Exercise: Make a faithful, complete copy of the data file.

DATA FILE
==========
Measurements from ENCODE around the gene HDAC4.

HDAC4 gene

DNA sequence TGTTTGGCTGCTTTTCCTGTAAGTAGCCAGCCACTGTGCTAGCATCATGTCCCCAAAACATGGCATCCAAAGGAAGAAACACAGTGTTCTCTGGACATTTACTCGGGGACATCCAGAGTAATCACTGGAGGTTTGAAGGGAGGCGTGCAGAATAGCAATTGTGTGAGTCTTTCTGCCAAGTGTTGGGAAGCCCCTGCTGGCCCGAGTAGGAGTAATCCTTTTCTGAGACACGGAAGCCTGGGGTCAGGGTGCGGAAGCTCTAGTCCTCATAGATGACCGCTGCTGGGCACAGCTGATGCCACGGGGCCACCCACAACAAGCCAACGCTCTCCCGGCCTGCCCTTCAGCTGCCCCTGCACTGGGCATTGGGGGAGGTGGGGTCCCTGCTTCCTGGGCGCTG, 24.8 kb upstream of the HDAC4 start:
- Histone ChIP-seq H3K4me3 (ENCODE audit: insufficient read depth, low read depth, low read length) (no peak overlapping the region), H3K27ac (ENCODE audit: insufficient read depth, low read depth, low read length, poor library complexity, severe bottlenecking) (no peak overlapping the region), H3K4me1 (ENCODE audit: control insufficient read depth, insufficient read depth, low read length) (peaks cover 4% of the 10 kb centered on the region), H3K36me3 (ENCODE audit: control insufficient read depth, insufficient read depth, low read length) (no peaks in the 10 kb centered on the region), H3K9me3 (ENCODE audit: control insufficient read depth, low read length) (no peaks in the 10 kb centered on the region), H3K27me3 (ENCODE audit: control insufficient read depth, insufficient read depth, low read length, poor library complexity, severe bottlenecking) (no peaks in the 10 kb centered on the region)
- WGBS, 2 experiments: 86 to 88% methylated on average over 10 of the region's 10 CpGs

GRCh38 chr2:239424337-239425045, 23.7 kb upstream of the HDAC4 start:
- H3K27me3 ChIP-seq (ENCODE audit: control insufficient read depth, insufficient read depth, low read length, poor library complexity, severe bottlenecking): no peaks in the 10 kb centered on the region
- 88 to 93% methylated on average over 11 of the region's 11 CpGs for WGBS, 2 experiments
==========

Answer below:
Measurements from ENCODE around the gene HDAC4.

HDAC4 gene

DNA sequence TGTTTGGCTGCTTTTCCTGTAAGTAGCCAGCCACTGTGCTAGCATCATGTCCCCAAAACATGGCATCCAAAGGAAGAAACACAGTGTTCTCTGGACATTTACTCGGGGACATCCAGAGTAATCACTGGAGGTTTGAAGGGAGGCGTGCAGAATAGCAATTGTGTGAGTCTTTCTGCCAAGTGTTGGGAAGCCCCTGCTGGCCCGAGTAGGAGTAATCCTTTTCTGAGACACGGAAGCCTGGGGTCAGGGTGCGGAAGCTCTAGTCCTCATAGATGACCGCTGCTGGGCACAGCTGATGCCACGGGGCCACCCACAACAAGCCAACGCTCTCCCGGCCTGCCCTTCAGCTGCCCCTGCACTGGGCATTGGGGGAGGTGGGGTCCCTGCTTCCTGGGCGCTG, 24.8 kb upstream of the HDAC4 start:
- Histone ChIP-seq H3K4me3 (ENCODE audit: insufficient read depth, low read depth, low read length) (no peak overlapping the region), H3K27ac (ENCODE audit: insufficient read depth, low read depth, low read length, poor library complexity, severe bottlenecking) (no peak overlapping the region), H3K4me1 (ENCODE audit: control insufficient read depth, insufficient read depth, low read length) (peaks cover 4% of the 10 kb centered on the region), H3K36me3 (ENCODE audit: control insufficient read depth, insufficient read depth, low read length) (no peaks in the 10 kb centered on the region), H3K9me3 (ENCODE audit: control insufficient read depth, low read length) (no peaks in the 10 kb centered on the region), H3K27me3 (ENCODE audit: control insufficient read depth, insufficient read depth, low read length, poor library complexity, severe bottlenecking) (no peaks in the 10 kb centered on the region)
- WGBS, 2 experiments: 86 to 88% methylated on average over 10 of the region's 10 CpGs

GRCh38 chr2:239424337-239425045, 23.7 kb upstream of the HDAC4 start:
- H3K27me3 ChIP-seq (ENCODE audit: control insufficient read depth, insufficient read depth, low read length, poor library complexity, severe bottlenecking): no peaks in the 10 kb centered on the region
- 88 to 93% methylated on average over 11 of the region's 11 CpGs for WGBS, 2 experiments